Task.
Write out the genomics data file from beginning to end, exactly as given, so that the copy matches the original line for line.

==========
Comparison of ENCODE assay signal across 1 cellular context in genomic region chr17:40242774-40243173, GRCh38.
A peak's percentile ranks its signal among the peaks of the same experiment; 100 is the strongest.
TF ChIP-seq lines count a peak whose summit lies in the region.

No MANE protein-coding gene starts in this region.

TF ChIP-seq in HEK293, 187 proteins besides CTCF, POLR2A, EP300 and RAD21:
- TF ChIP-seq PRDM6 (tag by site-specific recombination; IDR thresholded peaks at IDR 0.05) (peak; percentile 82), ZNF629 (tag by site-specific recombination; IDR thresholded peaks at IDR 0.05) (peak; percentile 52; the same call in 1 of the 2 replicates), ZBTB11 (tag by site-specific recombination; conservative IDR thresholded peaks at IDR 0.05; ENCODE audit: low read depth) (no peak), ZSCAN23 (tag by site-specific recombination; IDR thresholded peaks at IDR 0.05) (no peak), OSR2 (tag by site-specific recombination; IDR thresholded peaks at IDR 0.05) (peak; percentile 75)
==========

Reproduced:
Comparison of ENCODE assay signal across 1 cellular context in genomic region chr17:40242774-40243173, GRCh38.
A peak's percentile ranks its signal among the peaks of the same experiment; 100 is the strongest.
TF ChIP-seq lines count a peak whose summit lies in the region.

No MANE protein-coding gene starts in this region.

TF ChIP-seq in HEK293, 187 proteins besides CTCF, POLR2A, EP300 and RAD21:
- TF ChIP-seq PRDM6 (tag by site-specific recombination; IDR thresholded peaks at IDR 0.05) (peak; percentile 82), ZNF629 (tag by site-specific recombination; IDR thresholded peaks at IDR 0.05) (peak; percentile 52; the same call in 1 of the 2 replicates), ZBTB11 (tag by site-specific recombination; conservative IDR thresholded peaks at IDR 0.05; ENCODE audit: low read depth) (no peak), ZSCAN23 (tag by site-specific recombination; IDR thresholded peaks at IDR 0.05) (no peak), OSR2 (tag by site-specific recombination; IDR thresholded peaks at IDR 0.05) (peak; percentile 75)